In my wasted youth at University of Hull, I penned the odd review for Hullfire, the student newspaper. For the sake of completeness and comedy value, I'm adding them to this blog.
Here's a never-before published (because not very good) reflection on the Phoenix Festival 1996, which I came across in the recent loft clear-out.
It is the nature of festivals to promise more than they eventually deliver. The hoped-for epiphany of a second Woodstock, with all the rose-tinted, incense-scented baggage this entails, pales before the reality.
Hours spent gridlocked in traffic outside Stratford-upon-Avon, only to be confronted by second rate bands (hello Gene, hello Bis, hello Shed bloody Seven) plugging holes in inadequate schedules. Yet complaining about the toilets, or the price of food, or even the irritating habit half the camping field had of shouting b******s as I was trying to sleep misses the point: the Phoenix was nevertheless fantastic this year.
Taking place at a Warwickshire WW2 airfield in mid-July, the Festival's keynote was rampant eclecticism. While the headliners were unusually dad-friendly (David Bowie, Neil Young, Sex Pistols), indie, dance, acid jazz and folk thrills were yours for the taking elsewhere on the site, together with the usual sideshows, stunts, strangenesses and stupid hat stalls.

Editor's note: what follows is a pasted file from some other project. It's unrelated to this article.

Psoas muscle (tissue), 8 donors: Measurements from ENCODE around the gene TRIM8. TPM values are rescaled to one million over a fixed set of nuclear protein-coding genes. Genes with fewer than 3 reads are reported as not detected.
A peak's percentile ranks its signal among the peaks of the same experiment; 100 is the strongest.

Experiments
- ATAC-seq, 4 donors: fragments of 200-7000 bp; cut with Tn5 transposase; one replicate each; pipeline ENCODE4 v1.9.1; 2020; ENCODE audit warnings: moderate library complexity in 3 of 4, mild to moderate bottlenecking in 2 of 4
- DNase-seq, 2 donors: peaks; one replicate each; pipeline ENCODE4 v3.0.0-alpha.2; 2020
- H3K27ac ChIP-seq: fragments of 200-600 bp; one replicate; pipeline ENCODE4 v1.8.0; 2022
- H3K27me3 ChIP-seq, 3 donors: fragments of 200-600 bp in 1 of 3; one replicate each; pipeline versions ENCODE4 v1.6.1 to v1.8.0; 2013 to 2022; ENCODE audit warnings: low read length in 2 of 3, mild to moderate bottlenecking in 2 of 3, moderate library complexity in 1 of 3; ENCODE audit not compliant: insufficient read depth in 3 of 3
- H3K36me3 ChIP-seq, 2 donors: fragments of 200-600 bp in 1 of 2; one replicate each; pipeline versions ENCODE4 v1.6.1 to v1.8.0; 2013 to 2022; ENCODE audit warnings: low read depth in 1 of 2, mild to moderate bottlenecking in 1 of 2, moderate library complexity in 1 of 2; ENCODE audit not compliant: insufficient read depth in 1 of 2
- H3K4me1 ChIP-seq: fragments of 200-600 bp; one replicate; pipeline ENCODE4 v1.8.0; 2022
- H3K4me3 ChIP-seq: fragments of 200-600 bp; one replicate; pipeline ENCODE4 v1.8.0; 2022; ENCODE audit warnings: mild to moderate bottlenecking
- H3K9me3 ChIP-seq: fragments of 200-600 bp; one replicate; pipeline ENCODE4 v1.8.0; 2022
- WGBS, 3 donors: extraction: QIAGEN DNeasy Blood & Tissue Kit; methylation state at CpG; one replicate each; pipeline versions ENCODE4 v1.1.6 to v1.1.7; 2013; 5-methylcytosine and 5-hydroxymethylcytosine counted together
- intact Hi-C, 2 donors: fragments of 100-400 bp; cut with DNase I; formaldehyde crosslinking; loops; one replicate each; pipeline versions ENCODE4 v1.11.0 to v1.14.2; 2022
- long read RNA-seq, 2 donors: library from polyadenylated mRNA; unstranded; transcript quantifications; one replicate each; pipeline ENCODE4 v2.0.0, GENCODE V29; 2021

As with all such events, the festival was not entirely without disappointment, with both Leftfield and Massive Attack proving shadows of their recorded selves. Fortunately, it's far easier to name the bands who made it great: the terrifying-bassist-rock of Scheer, the good-time soul of Corduroy and the genre-transcendence of Beck and Bjork.
My festival moment? Being awestruck by obscure New York hip-hop eclecto-rock geniuses New Kingdom whilst caught in water pistol crossfire from the crowd and roadies alike, and then shot some more outside the tent for wearing an Oasis T-shirt. I was soaking wet, but - and if I can sum up the festival experience at all then this is it - why gripe about it all when the music was this good?